7.7/10
211,752
1,025 user 229 critic

Road to Perdition (2002)

Bonds of loyalty are put to the test when a hitman's son witnesses what his father does for a living.

Director:

Writers:

(graphic novel), (graphic novel) | 1 more credit »
Popularity
1,045 ( 317)

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From $2.99 (SD) on Amazon Video

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Won 1 Oscar. Another 22 wins & 79 nominations. See more awards »

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Cast

Cast overview, first billed only:
...
Rob Maxey ...
...
...
...
...
...
...
Craig Spidle ...
Rooney's Henchman
Ian Barford ...
Rooney's Henchman
Stephen P. Dunn ...
Finn McGovern's Henchman (as Stephen Dunn)
Paul Turner ...
Finn McGovern's Henchman
Kathleen Keane ...
Irish Musician
Brendan McKinney ...
Irish Musician
Jackie Moran ...
Irish Musician

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Storyline

1931. Mike Sullivan and Connor Rooney are two henchmen of elderly Chicago-based Irish-American mobster John Rooney, Connor's father. In many respects, John treats Mike more as his son, who he raised as his own after Mike was orphaned, than the volatile Connor, who nonetheless sees himself as the heir apparent to the family business. One evening, Mike's eldest son, twelve year old Michael Sullivan Jr., who has no idea what his father does for a living, witnesses Connor and his father gun down an associate and his men, the situation gone wrong initiated from an action by Connor. Caught witnessing the incident, Michael is sworn to secrecy about what he saw. Regardless, Connor, not wanting any loose ends, makes an attempt to kill Mike, his wife and their two sons. Mike and the surviving members of his family know that they need to go on the run as Connor, who has gone into hiding, will be protected through mob loyalty, especially by John, who cannot turn on his own flesh and blood. Still,... Written by Huggo

Plot Summary | Plot Synopsis

Taglines:

Every son holds the future for his father. See more »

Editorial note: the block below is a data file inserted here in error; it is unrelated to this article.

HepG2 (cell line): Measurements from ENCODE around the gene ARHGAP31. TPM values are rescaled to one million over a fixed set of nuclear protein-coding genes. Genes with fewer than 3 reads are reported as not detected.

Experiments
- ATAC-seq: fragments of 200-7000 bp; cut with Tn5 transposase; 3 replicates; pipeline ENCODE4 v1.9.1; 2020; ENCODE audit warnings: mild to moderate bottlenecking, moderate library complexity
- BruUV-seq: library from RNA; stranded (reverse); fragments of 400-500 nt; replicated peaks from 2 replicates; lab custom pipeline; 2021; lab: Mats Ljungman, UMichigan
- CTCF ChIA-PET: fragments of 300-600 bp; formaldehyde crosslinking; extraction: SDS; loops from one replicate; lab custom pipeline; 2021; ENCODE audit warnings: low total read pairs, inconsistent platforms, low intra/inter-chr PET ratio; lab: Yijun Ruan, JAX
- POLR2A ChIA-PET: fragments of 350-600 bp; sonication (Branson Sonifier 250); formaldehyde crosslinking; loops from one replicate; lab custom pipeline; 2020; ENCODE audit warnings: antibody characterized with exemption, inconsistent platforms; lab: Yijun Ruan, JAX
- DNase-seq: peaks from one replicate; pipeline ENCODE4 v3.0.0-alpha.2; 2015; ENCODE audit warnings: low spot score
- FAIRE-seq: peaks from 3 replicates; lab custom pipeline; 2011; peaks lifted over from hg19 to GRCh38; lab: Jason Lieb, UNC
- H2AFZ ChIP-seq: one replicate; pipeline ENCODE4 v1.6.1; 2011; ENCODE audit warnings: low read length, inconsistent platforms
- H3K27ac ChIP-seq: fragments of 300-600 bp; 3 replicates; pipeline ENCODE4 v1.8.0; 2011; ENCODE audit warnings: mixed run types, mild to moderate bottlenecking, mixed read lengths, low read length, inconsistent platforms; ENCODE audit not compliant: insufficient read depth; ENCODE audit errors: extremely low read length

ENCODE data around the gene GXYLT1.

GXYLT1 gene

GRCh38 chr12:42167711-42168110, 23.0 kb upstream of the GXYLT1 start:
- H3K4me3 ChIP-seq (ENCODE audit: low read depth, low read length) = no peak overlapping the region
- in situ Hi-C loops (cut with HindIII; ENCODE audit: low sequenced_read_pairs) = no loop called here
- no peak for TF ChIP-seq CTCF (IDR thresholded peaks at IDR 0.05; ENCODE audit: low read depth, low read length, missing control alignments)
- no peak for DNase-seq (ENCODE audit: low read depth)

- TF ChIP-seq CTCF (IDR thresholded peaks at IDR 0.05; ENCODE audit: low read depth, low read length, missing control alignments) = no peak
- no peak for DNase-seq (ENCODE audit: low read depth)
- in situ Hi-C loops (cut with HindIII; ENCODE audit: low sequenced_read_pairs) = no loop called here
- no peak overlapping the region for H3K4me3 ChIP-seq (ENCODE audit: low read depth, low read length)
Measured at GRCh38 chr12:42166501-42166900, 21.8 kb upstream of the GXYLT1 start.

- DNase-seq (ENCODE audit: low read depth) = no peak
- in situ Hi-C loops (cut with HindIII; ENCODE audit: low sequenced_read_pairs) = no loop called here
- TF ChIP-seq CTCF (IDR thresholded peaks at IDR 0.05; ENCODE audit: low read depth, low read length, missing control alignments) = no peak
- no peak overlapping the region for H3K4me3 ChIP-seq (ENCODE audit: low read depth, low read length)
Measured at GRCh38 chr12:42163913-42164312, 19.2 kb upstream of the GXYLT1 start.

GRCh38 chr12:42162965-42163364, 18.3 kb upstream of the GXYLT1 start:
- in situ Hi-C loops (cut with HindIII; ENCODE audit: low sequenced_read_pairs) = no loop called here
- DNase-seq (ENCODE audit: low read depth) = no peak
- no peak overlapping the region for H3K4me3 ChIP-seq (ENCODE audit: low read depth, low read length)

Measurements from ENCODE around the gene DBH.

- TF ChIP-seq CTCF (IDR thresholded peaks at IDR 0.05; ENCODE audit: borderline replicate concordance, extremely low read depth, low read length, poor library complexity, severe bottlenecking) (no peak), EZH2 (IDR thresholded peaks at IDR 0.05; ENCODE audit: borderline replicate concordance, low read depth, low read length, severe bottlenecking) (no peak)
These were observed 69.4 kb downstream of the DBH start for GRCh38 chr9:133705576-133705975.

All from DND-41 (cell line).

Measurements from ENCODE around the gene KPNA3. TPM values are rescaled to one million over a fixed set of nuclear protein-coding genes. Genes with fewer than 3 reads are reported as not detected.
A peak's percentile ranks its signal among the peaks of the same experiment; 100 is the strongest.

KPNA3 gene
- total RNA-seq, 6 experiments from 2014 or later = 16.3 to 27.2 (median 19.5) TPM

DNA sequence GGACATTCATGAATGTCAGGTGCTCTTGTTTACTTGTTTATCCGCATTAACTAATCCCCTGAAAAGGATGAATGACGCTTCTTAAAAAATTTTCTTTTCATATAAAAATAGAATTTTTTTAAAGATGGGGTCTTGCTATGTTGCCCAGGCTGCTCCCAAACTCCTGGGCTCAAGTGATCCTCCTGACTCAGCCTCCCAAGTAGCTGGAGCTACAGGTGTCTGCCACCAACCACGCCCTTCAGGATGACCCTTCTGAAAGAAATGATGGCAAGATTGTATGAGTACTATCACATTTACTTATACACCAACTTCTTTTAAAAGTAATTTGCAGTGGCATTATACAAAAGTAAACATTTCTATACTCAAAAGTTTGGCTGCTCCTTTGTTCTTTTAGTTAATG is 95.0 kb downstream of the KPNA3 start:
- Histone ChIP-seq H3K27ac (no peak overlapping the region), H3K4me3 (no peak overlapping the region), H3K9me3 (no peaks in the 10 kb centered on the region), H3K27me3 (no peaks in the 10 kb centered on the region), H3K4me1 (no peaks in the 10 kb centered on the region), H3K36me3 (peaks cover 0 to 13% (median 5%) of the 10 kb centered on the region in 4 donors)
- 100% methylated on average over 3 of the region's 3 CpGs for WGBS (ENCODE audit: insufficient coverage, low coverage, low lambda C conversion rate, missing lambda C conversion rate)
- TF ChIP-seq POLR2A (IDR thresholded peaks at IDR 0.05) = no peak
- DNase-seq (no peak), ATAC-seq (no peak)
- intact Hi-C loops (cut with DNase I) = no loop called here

Genres:

Crime | Drama | Thriller

Motion Picture Rating (MPAA)

Rated R for violence and language | See all certifications »

Parents Guide:

 »
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Details

Country:

Language:

Release Date:

12 July 2002 (USA)  »

Also Known As:

Camino a la perdición  »

Filming Locations:

 »

Box Office

Budget:

$80,000,000 (estimated)

Opening Weekend:

$22,079,481 (USA) (12 July 2002)

Gross:

$104,054,514 (USA) (25 October 2002)
 »

Company Credits

Show detailed on  »

Technical Specs

Runtime:

Sound Mix:

| |

Color:

(Technicolor)

Aspect Ratio:

2.35 : 1
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Did You Know?

Trivia

The scene where John Rooney (Paul Newman) and Michael Sullivan (Tom Hanks) are playing the piano together, was originally supposed to be an Irish dance sequence shared between the two of them. See more »

Goofs

(at around 1h 8 mins) When Sullivan and his son drive off the road after the diner scene, tire tracks are already there from previous takes. See more »

Quotes

[first lines]
Michael Sullivan, Jr.: There are many stories about Michael Sullivan. Some say he was a decent man. Some say there was no good in him at all. But I once spent 6 weeks on the road with him, in the winter of 1931. This is our story.
See more »

Crazy Credits

Thanks to all at the Donmar Warehouse Theatre, London See more »

Connections

Featured in The 75th Annual Academy Awards (2003) See more »

Soundtracks

Someday Sweetheart
(1919)
Written by Benjamin Spikes & John Spikes
Performed by The Charleston Chasers
Courtesy of Timeless Records
See more »

Frequently Asked Questions

See more (Spoiler Alert!) »

User Reviews

 
Simply Beautiful
2 March 2005 | by (Australia) – See all my reviews

I loved so much about this movie...the time taken to develop the characters, the attention to detail, the superb performances, the stunning lighting and cinematography, the wonderful soundtrack...

It has a combined intensity and lightness of touch that won't work for anyone who wants the typical fast-paced action flick. If we lived in Elizabethan days, I'd say this movie's a bit like a Shakespearean tragedy. But since we don't, let's say it's more like a Drama-Suspense movie.

The plot is simple, but the story is complex. The movie is intelligent in the way relationships and issues are explored. Much of the story is shown rather than told, which I find makes it more subtle and moving - and which also works well for a story based on a comic book (or graphic novel). At times I felt I was actually there in the 1930s, part of this story - there was such a realistic yet dream-like quality in the style of its telling.

I don't often prefer movies to the books they were based upon, but in this case I do. (Though I did enjoy the book too.) I've bought the DVD, which is great because it has some wonderful deleted scenes and insightful commentary.

(I also took my little cousin, who's a little younger than the boy in the movie, to see it after I saw it for the first time, because he has issues at home and I wanted to use this as a way of starting a discussion on father-son issues with him. He loved it - and the discussion.)


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